How Bitcoin and the Dark Web hide SamSam in plain sight – Naked Security


For two and a half years someone has terrorized organizations by penetrating their networks and infecting their computers with the devastating file encryption malware known as SamSam.

Attacks are regular, but rarer and more sophisticated than typical ransomware attacks, and extortion authors increase their five-digit ransom to nullify the damage they create.

Only this year's victims included the Allscripts doctor, Adams Memorial Hospital, the city of Atlanta, the Department of Transportation of Colorado and the Mississippi Valley State University.

By extracting a high ransom from a small number of victims reluctant to share news of their misfortune, SamSam's attackers remained ungraspable as they accumulated an estimated fortune of over $ 6 million. Details about the attacks, the victims, the methods used and the nature of the malware itself have been difficult to find.

Yet, throughout the mystery, some important aspects of SamSam's attacks take place in plain sight. [19659002] One of the ways that the man, woman or group behind SamSam gets access to their goals is via RDP (the Remote Desktop Protocol), a technology that companies put in place in so that employees can connect remotely. It is easy to find companies that use RDP with search engines like Shodan and weak passwords can be exposed with underground tools publicly available as nlbrute.

SamSam redeems victims of a Dark Web website where the victim can exchange messages with the pirate. The website and the conversation are discreet but they are not secret: anyone with the Tor Browser can visit the site and watch the conversation.

The redemption request also instructs the victims to buy bitcoins and use them to pay their attacker. Like all Bitcoin transactions, redemption payments take place in plain sight and cash inflows and outflows can be easily observed.

 SamSam redeems collection over time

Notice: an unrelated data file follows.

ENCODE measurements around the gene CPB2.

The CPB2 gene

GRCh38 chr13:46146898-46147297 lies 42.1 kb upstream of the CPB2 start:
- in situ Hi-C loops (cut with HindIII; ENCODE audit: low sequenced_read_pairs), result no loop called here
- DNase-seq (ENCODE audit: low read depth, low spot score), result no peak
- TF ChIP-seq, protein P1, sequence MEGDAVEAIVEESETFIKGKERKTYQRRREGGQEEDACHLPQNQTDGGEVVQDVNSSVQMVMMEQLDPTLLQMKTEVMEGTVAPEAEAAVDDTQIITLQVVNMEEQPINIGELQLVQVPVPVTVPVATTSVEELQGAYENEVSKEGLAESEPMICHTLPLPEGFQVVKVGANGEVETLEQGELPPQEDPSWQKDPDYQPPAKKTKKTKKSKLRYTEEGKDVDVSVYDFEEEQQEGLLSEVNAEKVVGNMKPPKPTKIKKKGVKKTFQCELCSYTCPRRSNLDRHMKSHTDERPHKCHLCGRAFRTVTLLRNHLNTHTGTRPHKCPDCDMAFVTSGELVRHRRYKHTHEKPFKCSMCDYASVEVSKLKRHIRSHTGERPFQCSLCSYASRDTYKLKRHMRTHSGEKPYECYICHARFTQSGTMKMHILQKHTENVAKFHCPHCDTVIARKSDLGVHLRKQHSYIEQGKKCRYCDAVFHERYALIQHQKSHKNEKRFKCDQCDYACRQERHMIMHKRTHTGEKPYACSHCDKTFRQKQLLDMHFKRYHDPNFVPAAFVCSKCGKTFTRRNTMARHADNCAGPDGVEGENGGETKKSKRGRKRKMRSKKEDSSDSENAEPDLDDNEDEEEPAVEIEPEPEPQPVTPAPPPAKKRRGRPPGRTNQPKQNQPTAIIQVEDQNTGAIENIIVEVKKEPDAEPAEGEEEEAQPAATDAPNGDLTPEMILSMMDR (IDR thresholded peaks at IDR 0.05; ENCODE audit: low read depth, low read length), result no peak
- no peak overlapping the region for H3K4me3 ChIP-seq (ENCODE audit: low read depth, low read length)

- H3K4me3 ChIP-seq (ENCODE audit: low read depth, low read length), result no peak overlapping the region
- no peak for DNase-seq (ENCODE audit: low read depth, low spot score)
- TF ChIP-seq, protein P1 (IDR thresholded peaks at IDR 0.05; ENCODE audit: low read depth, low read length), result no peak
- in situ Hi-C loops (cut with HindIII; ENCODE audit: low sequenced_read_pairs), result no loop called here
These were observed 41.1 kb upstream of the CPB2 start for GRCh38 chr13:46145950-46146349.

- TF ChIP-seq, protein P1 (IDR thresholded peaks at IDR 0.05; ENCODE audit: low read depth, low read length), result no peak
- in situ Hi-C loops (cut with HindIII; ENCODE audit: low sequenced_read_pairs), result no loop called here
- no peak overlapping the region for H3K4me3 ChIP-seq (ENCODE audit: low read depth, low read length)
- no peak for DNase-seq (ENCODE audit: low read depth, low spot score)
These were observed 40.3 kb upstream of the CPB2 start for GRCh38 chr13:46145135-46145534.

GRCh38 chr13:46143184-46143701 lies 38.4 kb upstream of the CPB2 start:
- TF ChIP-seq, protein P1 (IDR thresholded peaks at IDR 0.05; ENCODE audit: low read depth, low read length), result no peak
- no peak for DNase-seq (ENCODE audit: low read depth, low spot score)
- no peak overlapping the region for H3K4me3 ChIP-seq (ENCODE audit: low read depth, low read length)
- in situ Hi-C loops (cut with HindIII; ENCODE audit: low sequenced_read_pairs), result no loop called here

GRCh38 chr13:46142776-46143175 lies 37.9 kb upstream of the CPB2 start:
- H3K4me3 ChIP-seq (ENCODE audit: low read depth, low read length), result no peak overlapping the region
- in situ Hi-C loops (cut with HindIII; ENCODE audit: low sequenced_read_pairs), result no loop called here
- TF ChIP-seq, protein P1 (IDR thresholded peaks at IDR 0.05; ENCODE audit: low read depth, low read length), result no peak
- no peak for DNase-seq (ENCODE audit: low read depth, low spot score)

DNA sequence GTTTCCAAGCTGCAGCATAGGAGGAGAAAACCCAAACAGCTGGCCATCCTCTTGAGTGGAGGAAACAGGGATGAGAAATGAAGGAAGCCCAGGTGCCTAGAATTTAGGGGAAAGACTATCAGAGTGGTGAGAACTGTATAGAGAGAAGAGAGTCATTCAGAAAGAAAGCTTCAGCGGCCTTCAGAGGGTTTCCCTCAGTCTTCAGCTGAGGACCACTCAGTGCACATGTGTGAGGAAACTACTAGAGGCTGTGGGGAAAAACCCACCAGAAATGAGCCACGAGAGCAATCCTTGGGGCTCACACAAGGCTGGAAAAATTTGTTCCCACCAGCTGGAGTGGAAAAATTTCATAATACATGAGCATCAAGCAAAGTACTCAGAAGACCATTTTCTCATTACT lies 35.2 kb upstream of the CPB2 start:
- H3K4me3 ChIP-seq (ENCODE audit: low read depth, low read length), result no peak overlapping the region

So how is it that SamSam and other cyber criminals can operate openly, speak to victims on public websites and exchange money in beautiful view, and yet evade capture, and is there anything that can be done about it?


SamSam calls for the payment of ransoms in Bitcoin, the world's favorite cryptocurrency.

The trust that people have in Bitcoin derives from its reliability, which derives from the way it stores data in public, in a database called blockchain. Anyone can own a copy of the Bitcoin blockchain, free of charge, and anyone can view the transactions stored in it using software or websites such as

On the Bitcoin blockchain, users are represented by one or more addresses – strings of letters and numbers between 26 and 35 characters. Observers can see how much money has been sent from one address to another and when, but the Bitcoin blockcoin does not record who owns which address, or how many addresses they own.

SamSam has used Bitcoin since the malware first appeared. In the beginning, the addresses with which the ransoms were paid were changed regularly but, over time, they changed much less frequently.

There are limits to what a handful of bitcoins will bring you anyway, and sooner or later they have to be traded for something like money, goods or services, and this can create a link between a pseudonym Bitcoin address and a real person . Online currency exchanges can request an ID or register an IP address, for example, and goods purchased online must be delivered to an address.

Any such connection is obviously of enormous interest to the forces of order.

SamSam shows an awareness of these risks by using the so-called tumblers (a form of Bitcoin money laundering), and in the council the ransom notes offer victims how to buy bitcoins anonymously:

  We recommend you buy Bitcoin with cash deposit or WesternUnion from or because they do not need any verification and send your Bitcoin quickly. 

Bitcoin's transparency is its strength but it is also, increasingly, a weakness. Bitcoin's blockchain is the very definition of "Big Data" and as any regular Naked Security reader will tell you, large collections of anonymous data are often much more than the sum of their parts.

For his investigations on SamSam, Sophos has collaborated with Neutrino, a company specializing in crunching numbers into Big Data created by cryptocurrencies. Neutrino was able to validate suspicious SamSam transactions and identify many more SamSam payments than previously known, bringing Sophos to new victims and new insights into how attacks develop.

As a result of Neutrino's excavation, Sophos was able to revisit the previous best guess of how much money SamSam made – shifting the estimated total from about $ 1 to just over $ 6 million. Neutrino was also able to use information collected from previously unknown victims discovered through blockchain transactions to improve protection against the ransomware it provides.

And there is every reason to expect that further investigation will be possible in the future. Historical transactions are embedded in the Bitcoin blockchain forever, at the mercy of researchers and are not affected by improvements or improvements in the operational security of cybercriminals.

As an example of how far the Big Data analysis can be carried out, researchers have recently managed to remove the key privacy protections of Monero, a blockchain-based cryptocurrency designed to offer more anonymity than Bitcoin. .